Hannah Jeffery interviews director Tasnim Siddiqa Amin about her new production of The Death of the King, alongside co-director Sam McReavy and performer Catherine Potter. Here’s what they said.


For a small town, St Andrews has incredible amounts of creative energy. However, quite often there simply are not enough venues and funds to get everyone’s ideas up and running.

Tasnim Siddiqa Amin is challenging the typical process of creating theatre in St Andrews. Queen of ‘Arts, her own theatre company, aims to get students’ experimental ideas off the ground using minimal funds and resources.

The company’s first production, The Death of the King, is a retelling of Persian history. Set in 642 CE, the Sassanian Empire is falling to Muslim invasion. Yazdgird III, the last king of Persia, finds death in an impoverished flour mill. Discovered by the king’s army, the helpless miller, his wife and his daughter must re-enact their experience with the king to prove their innocence – or face death.

I sat down with Tasnim, her co-director, Sam McReavy and performer, Catherine Potter, to discuss their unique vision for The Death of the King.  

HJ: Why do you think The Death of the King is a relevant play for St Andrews? 

TSA: It is an amazing diverse, tragic and hilarious piece of theatre. I read it as part of first year comparative literature and knew that I had to stage it.

SM: Death of the King is fundamentally about social order, class, and gender. From my experience these issues are very relevant to St Andrews. I think it is important to put on theatre that will diversify these notions within the town.

TSA: I also think race is an important theme. Our cast is incredibly diverse, our actors are from Scotland, Korea and Vietnam. I wanted to put on a play that completely avoided type casting based on race. Instead, when casting, I focused on the energy and enthusiasm of the actors.


HJ: Why did you choose Sallies Cloisters as a space over more conventional venues like the Barron/Byre? 

CP: I think The Death of the King needs a more interactive venue. An atypical play requires an atypical space. The power of the script is that it can make the audience feel unsettled. The audience’s proximity to the actors and exposure to elements will create a unique and immersive atmosphere – they will really feel part of the action.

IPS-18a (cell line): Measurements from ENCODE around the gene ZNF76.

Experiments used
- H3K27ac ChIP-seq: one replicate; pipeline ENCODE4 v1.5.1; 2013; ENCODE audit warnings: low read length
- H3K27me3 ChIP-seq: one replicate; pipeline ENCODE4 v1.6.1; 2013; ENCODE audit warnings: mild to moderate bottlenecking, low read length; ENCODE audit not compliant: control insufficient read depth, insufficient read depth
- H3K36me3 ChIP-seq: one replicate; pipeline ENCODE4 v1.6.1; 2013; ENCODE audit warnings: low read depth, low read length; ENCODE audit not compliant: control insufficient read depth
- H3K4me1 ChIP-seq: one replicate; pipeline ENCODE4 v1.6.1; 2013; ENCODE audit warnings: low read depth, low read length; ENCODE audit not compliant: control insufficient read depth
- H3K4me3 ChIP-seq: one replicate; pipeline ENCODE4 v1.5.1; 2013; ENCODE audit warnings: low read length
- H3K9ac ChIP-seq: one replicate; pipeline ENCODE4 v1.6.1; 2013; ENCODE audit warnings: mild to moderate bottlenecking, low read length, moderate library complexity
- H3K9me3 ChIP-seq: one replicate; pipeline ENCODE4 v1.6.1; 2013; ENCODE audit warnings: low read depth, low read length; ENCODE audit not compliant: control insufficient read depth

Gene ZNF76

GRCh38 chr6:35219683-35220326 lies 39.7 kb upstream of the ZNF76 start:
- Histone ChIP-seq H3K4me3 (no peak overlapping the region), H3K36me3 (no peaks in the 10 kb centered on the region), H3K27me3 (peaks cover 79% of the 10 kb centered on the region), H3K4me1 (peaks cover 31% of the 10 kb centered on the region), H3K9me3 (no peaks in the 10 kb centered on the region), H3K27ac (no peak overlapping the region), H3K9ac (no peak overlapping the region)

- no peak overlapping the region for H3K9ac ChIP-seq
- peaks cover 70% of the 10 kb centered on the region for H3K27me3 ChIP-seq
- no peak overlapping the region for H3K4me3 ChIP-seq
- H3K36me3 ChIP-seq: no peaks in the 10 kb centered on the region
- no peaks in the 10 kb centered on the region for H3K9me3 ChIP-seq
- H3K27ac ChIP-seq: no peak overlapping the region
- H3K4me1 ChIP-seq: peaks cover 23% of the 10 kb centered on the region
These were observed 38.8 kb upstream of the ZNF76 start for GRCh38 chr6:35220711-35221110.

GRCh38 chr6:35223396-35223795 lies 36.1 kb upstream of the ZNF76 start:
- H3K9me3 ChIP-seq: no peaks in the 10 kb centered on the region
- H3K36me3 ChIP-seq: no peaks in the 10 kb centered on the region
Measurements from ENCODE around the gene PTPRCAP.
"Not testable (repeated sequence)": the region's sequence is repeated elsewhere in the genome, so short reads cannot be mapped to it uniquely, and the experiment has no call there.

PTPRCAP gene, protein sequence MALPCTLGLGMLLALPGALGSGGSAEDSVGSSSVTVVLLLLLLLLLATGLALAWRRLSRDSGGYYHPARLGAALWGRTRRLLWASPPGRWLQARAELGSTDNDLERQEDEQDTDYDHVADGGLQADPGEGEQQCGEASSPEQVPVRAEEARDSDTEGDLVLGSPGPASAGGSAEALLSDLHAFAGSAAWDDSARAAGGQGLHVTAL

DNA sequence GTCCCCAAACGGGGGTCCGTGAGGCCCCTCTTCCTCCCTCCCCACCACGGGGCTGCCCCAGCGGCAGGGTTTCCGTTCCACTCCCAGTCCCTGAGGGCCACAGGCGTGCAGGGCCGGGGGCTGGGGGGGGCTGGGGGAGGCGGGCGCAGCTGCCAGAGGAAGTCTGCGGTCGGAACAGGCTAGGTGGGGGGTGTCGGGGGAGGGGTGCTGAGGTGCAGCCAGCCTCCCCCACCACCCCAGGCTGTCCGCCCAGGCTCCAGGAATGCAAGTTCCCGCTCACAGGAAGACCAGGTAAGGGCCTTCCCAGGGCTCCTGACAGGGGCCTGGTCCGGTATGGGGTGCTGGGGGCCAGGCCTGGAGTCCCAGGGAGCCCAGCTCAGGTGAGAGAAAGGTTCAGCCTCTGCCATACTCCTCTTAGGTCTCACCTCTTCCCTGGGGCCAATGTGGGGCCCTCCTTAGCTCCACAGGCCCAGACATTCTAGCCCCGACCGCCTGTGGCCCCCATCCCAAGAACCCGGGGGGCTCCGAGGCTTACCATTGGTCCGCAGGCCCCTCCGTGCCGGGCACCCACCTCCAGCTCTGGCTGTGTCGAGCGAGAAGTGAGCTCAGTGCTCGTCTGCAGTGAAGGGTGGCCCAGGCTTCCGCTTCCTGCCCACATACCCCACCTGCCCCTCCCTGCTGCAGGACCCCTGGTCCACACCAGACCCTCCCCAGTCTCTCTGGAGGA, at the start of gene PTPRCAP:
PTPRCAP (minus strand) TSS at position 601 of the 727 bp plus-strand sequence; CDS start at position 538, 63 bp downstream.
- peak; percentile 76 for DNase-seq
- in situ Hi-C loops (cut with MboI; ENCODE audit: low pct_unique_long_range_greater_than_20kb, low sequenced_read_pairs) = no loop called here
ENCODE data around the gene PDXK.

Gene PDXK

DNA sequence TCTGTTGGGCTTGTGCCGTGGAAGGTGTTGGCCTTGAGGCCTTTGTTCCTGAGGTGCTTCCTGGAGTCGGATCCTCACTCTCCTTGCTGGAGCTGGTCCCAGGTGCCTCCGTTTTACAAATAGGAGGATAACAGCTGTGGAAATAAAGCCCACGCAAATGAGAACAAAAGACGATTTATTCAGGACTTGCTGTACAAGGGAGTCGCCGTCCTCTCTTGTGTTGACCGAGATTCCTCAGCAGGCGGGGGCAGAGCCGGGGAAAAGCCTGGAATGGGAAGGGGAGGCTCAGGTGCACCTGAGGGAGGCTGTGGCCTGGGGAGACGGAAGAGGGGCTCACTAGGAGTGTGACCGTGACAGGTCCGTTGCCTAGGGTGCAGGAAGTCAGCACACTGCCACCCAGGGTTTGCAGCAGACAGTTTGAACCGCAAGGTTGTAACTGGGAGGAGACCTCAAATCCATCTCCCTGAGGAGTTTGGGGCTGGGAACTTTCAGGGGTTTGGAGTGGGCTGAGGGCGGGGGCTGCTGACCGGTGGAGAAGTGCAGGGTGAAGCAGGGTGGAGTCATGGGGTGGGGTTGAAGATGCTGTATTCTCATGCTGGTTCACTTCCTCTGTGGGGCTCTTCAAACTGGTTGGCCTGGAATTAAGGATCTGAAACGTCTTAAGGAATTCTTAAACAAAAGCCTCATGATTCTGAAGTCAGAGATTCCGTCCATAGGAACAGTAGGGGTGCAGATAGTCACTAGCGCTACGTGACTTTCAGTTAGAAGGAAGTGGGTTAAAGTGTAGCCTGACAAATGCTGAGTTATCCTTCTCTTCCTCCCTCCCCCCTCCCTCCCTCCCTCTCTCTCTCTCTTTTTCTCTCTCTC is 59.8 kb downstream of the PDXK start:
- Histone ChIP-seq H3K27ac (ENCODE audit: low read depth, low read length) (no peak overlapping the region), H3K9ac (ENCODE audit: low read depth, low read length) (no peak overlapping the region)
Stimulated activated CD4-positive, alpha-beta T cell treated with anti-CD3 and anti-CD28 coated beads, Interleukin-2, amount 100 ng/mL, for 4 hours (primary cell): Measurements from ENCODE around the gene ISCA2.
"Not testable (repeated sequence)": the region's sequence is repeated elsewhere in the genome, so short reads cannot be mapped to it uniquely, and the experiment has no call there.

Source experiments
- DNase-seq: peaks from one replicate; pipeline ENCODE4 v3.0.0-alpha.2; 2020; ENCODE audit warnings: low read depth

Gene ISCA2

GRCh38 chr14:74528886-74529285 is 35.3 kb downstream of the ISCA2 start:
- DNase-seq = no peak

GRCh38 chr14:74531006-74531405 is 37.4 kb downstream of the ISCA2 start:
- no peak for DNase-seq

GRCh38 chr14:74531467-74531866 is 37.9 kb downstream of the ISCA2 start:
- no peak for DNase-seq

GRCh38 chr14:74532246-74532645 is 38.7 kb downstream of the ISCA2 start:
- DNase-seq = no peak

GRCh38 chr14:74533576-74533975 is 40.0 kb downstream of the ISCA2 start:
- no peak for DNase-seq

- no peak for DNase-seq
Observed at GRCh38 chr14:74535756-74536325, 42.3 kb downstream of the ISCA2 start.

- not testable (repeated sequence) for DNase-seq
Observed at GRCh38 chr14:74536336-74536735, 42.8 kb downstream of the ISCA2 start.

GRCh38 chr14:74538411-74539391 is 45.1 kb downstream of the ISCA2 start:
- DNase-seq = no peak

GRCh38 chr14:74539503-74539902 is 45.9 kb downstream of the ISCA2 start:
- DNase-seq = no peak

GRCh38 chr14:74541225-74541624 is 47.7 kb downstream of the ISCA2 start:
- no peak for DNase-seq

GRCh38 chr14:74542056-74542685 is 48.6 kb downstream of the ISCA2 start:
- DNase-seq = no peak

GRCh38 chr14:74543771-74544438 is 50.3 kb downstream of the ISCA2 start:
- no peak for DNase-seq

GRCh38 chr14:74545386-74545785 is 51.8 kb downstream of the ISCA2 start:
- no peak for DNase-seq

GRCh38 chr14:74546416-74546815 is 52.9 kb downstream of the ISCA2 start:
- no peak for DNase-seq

HJ: Would you say that Queen of ‘Arts has a vision/manifesto? 

TSA: I love the amount of creative energy in St Andrews, however, I think students face bureaucratic obstacles when it comes to getting ideas of the ground. Queen of ‘Arts is a vehicle for students to make performance art. I firmly believe that students do not need a renowned venue and massive budget to make excellent theatre. Queen of ‘Arts encourages resourcefulness and experimentation.

I wanted to create something that was not elitist. We cast everyone who auditioned for The Death of the King. I think anyone who is enthusiastic about a project can add value in some way.

HJ: Why have you chosen to use scripts in your performance? 

SM: The script is really brilliant and is honestly one of best plays I have ever read. We choose to use scripts in the performance because we want the content of the play to be the focus of the performance. We decided not use a typical venue because we want the play to have a stripped back feel to it. Having read the script several times myself, I find I uncover new levels of meaning every time I read the lines.

CP: As an actor, using the script makes me think continuously about the meaning of the lines and I feel I can produce a fresh and raw performance with every reading.

HJ: What would you say to convince students to come and see The Death of the King?

TSA: Firstly I would emphasize the fact that it is FREE! It is in a public space of the university and the performance is available to everyone.

SM: It is also an amazing piece of theatre, it can be unnerving and hilarious. We also have an incredibly diverse and talented cast who are all committed and enthusiastic about the project.

TSA: It will also be visually unique. As well as having the space of cloisters, Lucy Reis, our set designer, also has some amazing ideas of how to create a sense of ancient Persia. We have got an incredibly talented costume designer, Rasa Juras.  The performance space is also unique and I think it will be a more interactive and atmospheric experience than typical St Andrews theatre.


The Death of the King will be performed on February 26th 7.30pm in Sallies Cloisters. To reserve your free ticket email tsa3@st-andrews.ac.uk .



Hannah Jeffery